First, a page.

December 20, 2018

Finest Hour 182, Fall 2018

Page 04

By David Freeman, October 2018

“When all was over, Torture and Cannibalism were the only two expedients the civilized, scientific, Christian States had been able to deny themselves: and these were of doubtful utility.” Such was Winston Churchill’s grim verdict on the Great War. It also explains the euphoria he witnessed when the tragedy finally concluded on Armistice Day and the description of that scene he recorded in his memoirs, which we reproduce here.

One hundred years on, emotions have subsided, and it is possible to make sober reckonings of what was accomplished in and what lessons taken from the First World War. Andrew Roberts, whose Churchill biography is published this fall, traces the connections between Churchill’s experiences in 1914–1918 and his leadership in 1939–45. Allan Mallinson then deconstructs the myths about Churchill’s leadership in the First War and shows that the perceived mistakes were more often the deliberate misrepresentations of lesser men. Next, Matthew Seligmann reminds us that Churchill did not always get things right when directing the Royal Navy in 1914–15 but also shows that the reality is much more complex than the myth.

We also have two very different ways of looking at Churchill’s history of the Great War. Peter Clarke examines The World Crisis as a work of history written by a still very active politician, while Ronald I. Cohen walks us through the somewhat confusing publishing record of the five volumes (in six parts!) that Churchill produced.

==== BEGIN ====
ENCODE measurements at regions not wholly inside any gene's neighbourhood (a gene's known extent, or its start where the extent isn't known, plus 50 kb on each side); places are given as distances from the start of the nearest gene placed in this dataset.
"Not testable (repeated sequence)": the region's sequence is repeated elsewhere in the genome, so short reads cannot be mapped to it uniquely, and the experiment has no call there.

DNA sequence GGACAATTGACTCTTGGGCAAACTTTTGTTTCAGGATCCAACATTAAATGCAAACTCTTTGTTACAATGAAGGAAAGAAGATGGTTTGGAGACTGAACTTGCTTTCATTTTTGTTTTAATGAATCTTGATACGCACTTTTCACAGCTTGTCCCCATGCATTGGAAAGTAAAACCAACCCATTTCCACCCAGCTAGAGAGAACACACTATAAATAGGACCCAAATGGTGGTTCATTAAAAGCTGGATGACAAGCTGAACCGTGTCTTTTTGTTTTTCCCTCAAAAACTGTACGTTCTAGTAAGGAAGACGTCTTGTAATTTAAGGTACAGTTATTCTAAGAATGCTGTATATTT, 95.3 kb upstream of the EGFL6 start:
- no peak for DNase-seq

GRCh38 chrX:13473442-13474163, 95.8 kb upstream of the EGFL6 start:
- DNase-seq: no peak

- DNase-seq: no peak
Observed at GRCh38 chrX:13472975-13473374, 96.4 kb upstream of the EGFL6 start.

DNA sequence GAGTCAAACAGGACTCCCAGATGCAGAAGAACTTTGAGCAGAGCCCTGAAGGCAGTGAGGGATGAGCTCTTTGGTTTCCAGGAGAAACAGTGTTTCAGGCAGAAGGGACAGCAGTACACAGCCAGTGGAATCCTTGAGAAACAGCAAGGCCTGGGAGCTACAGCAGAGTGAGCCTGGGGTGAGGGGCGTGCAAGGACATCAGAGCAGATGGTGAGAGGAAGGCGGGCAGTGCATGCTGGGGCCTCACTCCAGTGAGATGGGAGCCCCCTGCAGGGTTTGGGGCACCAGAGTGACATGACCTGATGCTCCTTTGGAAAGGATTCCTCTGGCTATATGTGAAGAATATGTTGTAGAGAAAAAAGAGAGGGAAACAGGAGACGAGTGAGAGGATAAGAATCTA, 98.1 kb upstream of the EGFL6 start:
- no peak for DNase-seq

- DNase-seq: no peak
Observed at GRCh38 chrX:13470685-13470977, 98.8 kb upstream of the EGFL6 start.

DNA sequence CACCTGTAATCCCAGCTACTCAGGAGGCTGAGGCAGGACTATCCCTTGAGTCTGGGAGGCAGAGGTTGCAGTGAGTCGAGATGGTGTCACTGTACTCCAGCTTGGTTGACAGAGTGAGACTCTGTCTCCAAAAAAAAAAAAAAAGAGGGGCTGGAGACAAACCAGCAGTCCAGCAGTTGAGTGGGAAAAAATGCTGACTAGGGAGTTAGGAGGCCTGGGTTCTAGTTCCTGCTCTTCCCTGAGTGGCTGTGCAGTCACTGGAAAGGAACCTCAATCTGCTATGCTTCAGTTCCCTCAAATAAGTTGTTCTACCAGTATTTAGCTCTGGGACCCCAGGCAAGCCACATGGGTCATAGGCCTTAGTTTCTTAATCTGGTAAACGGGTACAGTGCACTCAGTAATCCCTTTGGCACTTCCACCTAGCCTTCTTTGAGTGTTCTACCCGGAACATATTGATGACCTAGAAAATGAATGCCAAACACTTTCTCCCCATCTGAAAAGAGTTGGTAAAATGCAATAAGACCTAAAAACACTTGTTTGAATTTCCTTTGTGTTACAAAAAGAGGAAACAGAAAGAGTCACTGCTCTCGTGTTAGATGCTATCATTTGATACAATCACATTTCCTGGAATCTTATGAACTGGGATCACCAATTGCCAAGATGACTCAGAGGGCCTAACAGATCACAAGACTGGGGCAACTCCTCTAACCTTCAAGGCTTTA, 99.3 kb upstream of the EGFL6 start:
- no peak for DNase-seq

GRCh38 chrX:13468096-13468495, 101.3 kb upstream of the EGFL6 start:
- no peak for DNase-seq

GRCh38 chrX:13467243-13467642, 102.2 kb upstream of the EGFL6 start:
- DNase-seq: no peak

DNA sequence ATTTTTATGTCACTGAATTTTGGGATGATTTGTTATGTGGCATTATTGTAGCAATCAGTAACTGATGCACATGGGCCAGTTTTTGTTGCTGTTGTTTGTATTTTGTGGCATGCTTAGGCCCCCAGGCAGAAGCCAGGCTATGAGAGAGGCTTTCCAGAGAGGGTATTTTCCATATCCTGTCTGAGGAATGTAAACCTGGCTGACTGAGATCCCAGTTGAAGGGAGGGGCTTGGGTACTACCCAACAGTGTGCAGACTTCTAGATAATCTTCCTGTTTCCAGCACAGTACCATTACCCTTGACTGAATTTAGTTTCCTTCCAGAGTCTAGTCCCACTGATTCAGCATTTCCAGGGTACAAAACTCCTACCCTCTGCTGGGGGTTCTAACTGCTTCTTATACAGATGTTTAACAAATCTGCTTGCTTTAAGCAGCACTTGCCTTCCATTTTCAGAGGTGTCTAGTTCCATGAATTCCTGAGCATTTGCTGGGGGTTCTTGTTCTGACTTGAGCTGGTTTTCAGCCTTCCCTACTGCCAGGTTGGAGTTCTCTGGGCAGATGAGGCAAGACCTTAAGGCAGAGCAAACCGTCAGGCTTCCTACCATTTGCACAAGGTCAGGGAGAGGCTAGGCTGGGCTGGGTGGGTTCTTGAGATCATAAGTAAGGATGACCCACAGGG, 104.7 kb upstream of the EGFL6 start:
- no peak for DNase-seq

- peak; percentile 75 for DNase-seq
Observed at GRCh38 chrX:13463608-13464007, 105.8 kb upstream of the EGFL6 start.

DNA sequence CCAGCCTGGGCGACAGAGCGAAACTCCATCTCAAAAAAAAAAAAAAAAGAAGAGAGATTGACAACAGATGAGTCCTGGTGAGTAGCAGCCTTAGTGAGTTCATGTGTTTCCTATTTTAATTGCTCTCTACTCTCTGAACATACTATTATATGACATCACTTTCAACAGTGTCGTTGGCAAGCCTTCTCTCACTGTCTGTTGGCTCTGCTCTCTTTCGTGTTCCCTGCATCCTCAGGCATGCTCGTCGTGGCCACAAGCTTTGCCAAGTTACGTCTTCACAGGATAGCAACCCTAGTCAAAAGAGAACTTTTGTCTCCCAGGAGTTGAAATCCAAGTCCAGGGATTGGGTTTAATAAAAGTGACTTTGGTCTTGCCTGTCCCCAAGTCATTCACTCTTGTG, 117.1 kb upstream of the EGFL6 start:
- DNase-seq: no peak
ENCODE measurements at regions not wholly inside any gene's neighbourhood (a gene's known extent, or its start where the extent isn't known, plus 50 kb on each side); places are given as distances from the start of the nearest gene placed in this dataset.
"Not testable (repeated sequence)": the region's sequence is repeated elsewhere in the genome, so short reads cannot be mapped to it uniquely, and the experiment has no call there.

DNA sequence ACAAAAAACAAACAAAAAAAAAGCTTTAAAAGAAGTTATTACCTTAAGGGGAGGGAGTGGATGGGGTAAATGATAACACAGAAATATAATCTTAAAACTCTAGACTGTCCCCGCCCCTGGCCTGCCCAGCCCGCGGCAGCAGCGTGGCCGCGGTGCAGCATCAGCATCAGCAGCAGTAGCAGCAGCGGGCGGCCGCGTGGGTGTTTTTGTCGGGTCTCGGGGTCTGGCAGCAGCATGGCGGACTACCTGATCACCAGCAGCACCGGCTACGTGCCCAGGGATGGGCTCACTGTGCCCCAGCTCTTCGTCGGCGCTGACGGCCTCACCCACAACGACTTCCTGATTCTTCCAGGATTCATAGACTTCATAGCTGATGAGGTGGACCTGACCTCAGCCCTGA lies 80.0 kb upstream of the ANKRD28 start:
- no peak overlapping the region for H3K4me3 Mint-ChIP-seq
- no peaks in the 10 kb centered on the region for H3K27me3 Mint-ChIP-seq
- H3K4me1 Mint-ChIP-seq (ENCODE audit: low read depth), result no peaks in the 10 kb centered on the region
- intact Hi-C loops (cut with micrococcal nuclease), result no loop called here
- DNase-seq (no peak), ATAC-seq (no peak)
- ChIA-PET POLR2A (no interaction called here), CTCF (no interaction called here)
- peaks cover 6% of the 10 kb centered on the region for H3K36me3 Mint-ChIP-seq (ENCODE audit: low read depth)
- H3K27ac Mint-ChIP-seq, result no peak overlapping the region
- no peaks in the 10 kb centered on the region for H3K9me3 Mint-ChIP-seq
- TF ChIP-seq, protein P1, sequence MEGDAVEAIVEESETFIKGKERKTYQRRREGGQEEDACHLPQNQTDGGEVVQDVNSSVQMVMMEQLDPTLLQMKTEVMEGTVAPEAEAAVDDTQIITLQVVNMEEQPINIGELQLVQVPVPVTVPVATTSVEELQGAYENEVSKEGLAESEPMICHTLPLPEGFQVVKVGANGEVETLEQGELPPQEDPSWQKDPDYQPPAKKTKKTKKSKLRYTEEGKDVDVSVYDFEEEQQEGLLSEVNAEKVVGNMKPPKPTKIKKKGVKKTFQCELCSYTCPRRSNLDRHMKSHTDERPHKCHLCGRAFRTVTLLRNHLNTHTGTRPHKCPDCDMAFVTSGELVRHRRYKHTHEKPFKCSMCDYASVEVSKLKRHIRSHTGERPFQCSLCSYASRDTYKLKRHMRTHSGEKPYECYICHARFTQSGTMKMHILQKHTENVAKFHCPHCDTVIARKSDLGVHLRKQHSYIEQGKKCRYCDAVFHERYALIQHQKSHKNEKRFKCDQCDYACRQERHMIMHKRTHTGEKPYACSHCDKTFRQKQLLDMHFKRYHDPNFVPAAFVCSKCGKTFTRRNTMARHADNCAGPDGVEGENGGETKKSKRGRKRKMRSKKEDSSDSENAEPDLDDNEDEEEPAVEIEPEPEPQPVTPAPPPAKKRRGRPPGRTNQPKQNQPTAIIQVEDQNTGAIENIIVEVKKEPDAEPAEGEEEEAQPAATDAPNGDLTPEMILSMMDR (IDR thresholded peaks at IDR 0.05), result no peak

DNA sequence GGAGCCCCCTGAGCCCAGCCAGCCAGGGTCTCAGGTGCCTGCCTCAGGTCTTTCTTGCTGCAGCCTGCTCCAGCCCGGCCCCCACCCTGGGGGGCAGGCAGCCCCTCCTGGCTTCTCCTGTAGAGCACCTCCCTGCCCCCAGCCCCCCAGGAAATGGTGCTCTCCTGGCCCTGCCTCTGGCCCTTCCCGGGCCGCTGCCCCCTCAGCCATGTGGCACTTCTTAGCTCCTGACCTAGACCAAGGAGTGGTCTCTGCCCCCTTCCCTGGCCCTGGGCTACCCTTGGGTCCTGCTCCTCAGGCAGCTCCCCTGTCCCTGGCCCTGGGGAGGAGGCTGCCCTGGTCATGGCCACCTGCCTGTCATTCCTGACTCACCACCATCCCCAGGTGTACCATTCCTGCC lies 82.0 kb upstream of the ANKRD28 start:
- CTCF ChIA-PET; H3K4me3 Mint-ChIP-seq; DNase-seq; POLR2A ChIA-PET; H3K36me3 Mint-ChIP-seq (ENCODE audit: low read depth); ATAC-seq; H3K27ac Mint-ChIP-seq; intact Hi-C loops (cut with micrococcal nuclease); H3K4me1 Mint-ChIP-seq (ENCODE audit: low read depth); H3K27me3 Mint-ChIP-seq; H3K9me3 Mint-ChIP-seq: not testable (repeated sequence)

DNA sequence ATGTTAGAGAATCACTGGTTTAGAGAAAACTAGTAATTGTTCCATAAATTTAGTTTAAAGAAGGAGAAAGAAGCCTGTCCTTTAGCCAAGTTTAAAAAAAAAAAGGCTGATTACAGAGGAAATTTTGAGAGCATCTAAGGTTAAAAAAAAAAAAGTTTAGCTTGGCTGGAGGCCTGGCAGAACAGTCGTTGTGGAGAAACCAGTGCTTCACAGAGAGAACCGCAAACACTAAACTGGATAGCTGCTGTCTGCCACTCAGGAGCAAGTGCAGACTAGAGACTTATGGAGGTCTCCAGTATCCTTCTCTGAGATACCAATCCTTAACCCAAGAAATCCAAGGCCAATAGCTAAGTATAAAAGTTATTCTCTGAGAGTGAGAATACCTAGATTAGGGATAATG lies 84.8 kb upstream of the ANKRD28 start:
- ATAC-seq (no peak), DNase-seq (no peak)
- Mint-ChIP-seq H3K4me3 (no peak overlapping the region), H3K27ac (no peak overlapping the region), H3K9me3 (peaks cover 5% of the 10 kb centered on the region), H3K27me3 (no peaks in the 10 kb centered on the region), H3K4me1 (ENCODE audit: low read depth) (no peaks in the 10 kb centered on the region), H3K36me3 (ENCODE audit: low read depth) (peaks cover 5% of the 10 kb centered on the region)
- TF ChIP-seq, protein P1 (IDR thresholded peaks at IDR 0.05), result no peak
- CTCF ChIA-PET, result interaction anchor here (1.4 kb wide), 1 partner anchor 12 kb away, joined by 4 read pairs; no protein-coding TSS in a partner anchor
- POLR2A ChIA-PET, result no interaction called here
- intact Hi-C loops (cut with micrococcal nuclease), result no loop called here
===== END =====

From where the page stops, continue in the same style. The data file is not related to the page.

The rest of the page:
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The appearance of a major new Churchill biography demands serious attention. We asked award-winning political biographer John Campbell (himself the author of detailed studies of Edward Heath, Margaret Thatcher, and Churchill’s best friend F. E. Smith) to review Churchill: Walking with Destiny by Andrew Roberts. His thoughtful and elegant analysis should encourage any reader to secure a copy.

In reflecting on the First World War, it is consoling to know that, although as shocked by the brutality of the conflict as any, Churchill also knew how best to proceed into the peace that followed. In words that echoed Lincoln in 1865 but which also presaged Churchill himself in 1940, he said in November 1918: “Repair the waste. Rebuild the ruins. Heal the wounds. Crown the victors. Comfort the broken and the brokenhearted. There is the battle we have now to fight. There is the victory we have now to win. Let us go forward together.”

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